Dancing in September Morn

eBooks reading collection science fiction

September stirs quite a collection of memories for me. There’s that Earth Wind & Fire song which, once heard can never be forgotten. And Neil Diamond’s glorious September Morn, a track my father loved to play years ago on a Philips reel-to-reel tape recorder.

A time of impending change.

In Ireland, September is often nature’s way of signaling a brief interlude before the arrival of winter’s fog, storms and cold, damp weather. However here in Tokyo, the year’s ninth month tends to bear a welcome hint of relief on the way from summer’s concoction of heat and humidity. The arrival of typhoons (21 so far in 2018, some of them causing much damage and misery) buggers up the imagery of calm autumnal days but at least nighttime lows in the low 20s (Celsius) end the need for air conditioning in order to get to sleep.

Alas, there’s also the memory of what occurred on 9/11.

In January 2001 I was in New York on business for a few days and walked past both towers on my way to meet a colleague. Looking back on September 11th now, it seems like only yesterday since I sat on our apartment’s wooden floor in Tokyo with my back to the television, my laptop perched on a pile of Cisco Press textbooks and connected to a rack of practice routers via a slow dial-up modem link (this was in the pre-broadband stone age!)


You know, all those computers dedicated to moving and directing traffic through the Internet. I was still gainfully employed in corporate IT land and studying hard to try and pass Cisco System’s CCIE certification test and practical exam.

Japanese TV news channels were covering the unfolding tragedy live from just after the first tower was hit, though at the time I did not understand what was happening, as the mass media were not certain why the building was burning.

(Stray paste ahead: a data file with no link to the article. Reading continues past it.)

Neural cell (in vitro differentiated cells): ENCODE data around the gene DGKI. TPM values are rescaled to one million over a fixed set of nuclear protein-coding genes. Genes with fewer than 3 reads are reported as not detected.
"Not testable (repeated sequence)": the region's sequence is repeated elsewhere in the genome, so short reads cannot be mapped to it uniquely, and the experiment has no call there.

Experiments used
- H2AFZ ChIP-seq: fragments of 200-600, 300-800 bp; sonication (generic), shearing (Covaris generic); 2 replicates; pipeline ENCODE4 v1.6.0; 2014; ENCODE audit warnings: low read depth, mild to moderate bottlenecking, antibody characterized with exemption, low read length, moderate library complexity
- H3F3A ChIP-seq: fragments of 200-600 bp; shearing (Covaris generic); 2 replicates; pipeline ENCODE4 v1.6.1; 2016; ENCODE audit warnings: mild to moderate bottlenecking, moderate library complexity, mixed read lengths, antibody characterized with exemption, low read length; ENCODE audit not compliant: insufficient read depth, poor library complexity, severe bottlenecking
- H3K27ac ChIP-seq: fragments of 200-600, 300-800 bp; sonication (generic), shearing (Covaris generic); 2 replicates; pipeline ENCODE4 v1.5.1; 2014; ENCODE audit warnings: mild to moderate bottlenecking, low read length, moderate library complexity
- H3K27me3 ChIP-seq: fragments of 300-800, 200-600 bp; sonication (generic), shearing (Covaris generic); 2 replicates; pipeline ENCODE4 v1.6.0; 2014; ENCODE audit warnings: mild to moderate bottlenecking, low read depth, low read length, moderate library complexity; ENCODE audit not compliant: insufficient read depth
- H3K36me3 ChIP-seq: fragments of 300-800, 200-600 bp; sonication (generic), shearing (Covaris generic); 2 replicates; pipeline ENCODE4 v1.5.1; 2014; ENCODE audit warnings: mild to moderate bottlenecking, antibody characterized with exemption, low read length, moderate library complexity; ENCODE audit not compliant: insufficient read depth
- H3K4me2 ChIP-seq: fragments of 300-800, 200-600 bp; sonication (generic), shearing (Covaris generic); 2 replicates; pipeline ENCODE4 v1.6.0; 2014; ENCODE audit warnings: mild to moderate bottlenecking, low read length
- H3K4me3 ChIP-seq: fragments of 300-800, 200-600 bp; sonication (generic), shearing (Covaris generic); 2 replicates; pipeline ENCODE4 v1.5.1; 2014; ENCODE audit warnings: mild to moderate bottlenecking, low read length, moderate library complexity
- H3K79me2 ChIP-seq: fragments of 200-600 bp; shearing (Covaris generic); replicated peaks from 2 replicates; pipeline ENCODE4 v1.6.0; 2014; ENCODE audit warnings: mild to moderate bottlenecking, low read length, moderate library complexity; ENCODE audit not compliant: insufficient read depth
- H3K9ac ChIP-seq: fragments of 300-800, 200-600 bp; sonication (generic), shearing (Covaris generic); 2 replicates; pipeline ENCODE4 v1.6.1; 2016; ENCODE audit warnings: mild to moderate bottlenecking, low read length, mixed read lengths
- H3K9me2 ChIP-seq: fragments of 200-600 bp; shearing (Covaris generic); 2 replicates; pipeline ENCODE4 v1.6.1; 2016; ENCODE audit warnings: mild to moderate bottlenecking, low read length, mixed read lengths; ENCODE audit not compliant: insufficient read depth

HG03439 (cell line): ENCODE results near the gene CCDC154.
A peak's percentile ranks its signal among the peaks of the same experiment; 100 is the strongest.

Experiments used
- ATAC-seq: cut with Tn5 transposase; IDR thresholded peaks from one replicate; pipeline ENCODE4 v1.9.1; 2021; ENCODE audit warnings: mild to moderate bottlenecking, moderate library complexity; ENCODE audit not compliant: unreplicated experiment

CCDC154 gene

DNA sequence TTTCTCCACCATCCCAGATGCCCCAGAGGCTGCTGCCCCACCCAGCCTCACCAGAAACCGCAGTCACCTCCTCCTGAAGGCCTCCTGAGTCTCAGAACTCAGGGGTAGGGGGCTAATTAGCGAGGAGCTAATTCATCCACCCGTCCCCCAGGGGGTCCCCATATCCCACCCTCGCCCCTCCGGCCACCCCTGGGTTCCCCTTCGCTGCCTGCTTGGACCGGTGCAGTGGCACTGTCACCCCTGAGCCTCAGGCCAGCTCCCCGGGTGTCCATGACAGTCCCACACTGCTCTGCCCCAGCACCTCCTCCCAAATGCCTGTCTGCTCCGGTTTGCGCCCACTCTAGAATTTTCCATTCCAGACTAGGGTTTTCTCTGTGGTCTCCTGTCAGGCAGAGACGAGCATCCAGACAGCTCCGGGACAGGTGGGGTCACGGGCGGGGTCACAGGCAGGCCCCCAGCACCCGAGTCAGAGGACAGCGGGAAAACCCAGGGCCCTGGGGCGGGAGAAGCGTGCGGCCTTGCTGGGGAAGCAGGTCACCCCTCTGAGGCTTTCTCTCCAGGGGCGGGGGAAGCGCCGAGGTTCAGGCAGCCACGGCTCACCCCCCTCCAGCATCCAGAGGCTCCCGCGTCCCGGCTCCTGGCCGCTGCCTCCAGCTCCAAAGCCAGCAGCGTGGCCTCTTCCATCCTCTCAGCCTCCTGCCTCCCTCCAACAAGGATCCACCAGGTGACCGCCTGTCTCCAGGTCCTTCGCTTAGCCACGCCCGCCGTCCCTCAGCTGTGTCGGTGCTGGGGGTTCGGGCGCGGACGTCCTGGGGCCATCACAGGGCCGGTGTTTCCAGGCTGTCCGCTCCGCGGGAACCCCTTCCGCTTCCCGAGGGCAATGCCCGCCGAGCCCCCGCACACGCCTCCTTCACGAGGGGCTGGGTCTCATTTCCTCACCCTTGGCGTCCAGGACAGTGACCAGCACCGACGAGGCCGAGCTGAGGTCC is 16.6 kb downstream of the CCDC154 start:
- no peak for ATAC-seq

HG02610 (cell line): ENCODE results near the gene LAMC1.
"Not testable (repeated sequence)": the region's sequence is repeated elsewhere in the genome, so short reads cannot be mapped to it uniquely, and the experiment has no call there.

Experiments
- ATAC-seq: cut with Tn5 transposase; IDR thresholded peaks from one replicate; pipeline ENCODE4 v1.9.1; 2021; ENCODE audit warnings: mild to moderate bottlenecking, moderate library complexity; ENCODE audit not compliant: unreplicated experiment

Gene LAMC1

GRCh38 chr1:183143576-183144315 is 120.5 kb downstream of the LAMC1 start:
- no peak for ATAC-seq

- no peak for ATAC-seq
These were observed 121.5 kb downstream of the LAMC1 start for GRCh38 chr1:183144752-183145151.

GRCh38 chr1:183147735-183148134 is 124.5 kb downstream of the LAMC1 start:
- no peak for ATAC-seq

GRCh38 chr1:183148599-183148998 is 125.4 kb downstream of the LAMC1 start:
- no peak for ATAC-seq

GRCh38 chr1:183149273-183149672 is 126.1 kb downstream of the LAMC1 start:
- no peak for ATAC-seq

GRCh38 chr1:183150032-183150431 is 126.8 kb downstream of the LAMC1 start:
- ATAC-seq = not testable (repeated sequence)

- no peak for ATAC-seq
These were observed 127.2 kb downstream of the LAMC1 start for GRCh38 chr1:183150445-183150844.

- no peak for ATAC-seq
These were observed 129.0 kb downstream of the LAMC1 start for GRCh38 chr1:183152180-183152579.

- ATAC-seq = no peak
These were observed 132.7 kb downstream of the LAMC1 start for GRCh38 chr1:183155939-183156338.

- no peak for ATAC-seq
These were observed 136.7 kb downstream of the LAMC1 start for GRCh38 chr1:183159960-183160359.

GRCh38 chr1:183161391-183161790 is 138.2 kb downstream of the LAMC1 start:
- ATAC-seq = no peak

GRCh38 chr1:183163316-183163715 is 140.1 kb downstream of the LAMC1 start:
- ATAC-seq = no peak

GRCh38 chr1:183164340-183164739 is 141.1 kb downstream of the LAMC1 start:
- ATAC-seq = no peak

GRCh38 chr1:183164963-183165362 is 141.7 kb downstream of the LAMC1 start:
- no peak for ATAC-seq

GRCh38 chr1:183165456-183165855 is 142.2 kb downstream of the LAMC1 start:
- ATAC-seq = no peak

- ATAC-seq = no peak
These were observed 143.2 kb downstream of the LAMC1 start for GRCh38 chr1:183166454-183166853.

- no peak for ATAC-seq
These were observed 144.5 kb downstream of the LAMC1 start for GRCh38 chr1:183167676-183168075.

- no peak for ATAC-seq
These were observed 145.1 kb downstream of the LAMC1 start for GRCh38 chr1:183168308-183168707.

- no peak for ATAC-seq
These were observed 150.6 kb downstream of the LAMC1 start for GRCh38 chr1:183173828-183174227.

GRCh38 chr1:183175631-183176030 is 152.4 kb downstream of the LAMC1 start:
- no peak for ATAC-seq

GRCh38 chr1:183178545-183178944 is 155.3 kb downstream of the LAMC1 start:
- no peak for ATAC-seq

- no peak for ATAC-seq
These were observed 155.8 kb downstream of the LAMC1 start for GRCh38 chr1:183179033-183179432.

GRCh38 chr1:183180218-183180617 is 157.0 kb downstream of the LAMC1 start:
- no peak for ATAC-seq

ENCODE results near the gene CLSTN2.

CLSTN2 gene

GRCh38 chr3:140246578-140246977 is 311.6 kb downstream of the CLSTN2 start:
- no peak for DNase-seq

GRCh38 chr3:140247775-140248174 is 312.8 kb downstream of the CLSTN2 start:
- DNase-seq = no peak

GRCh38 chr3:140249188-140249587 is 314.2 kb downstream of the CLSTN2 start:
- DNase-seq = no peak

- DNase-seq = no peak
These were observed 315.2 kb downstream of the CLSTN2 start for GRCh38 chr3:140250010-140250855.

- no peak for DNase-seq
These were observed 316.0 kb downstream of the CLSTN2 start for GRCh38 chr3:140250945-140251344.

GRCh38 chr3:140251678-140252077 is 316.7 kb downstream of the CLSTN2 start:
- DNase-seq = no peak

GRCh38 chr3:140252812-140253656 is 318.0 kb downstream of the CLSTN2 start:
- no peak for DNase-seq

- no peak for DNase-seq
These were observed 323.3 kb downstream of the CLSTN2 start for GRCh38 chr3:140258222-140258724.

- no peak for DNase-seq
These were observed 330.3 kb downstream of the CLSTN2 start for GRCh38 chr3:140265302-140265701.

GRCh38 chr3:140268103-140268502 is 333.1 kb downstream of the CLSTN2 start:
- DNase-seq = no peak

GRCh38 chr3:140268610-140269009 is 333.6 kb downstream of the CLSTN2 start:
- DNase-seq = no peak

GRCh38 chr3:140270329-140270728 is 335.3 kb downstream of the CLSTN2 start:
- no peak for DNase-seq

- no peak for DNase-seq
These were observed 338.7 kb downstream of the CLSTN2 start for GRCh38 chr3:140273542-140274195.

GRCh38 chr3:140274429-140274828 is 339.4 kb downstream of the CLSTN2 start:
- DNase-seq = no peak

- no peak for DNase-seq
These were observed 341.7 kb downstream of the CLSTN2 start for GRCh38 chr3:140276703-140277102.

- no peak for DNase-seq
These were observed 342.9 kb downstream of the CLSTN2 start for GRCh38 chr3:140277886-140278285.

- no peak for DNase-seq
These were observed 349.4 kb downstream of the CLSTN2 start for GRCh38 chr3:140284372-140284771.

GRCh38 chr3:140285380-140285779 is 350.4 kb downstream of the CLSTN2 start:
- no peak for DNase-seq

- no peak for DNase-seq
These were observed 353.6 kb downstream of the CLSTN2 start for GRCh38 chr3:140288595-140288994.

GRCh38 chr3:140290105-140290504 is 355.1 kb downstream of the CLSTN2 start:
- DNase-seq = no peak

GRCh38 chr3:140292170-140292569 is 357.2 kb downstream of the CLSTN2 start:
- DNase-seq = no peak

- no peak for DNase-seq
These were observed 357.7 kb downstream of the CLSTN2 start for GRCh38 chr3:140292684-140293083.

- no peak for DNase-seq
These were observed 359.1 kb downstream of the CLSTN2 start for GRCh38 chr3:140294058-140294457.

I still had my back to the TV and was engrossed in programming routers but remember my wife’s anxious voice urging me to turn and watch what was going on. And just as I did that the second tower was hit. I did no more studying that night and for several days to follow, such was the psychological impact of what had taken place in Manhattan.

What I’m Reading:

Like many of you, I’m sure, there aren’t enough hours in the day to squeeze in all of the reading I want to do. So I’ve settled on this cunning plan.

In my work satchel I carry one copy of Asimov’s Science Fiction magazine and this is helping me to work slowly through a backlog of about the last five releases while taking the train.

My smartphone - such a weird name for what is now really a portable mini-computer - presents the welcome problem of having too much reading to choose from. What I’ve done is to pick five eBooks and add them to a collection folder. Each time I open the Kindle app I drag the first eBook to the end of the queue and begin reading what is now on top.

The five eBooks in my collection at the moment are:

  • Anomaly by Peter Cawdron.
  • Compelling Science Fiction Issue #9.
  • The Rusch Reader by Kristine Kathryn Rusch.
  • Time Travel: A Writer’s Guide by Paul J. Nahin.
  • Timelike Infinity by Stephen Baxter.

A similar approach might work for some dozens of paper fiction books I’ve yet to read. The photo below shows my current pile of reading matter.

It consists of five books placed under my reading chair and once a reading session is over that top-most book is moved to the bottom of the stack and the cycle continues. (Yes, I’m one of those people who like to have multiple books on the go at once. Keeps me from getting bored.)

The five books in my stack at the moment are:

  • The Talented Mr Ripley by Patricia Highsmith.
  • The Best Time Travel Stories of the 20th Century edited by Harry Turtledove, with Martin H. Greenberg.
  • Asimov’s Science Fiction Magazine July/August 2018.
  • Myth and the Movies by Stuart Voytilla
  • At the Edge of Uncertainty by Michael Brooks

Books reading collection science fiction under chair

What I’m Writing:

Readers of this blog will be the first to know whenever there’s news. Yes, I am writing fiction, in a manner of speaking.

Until next time.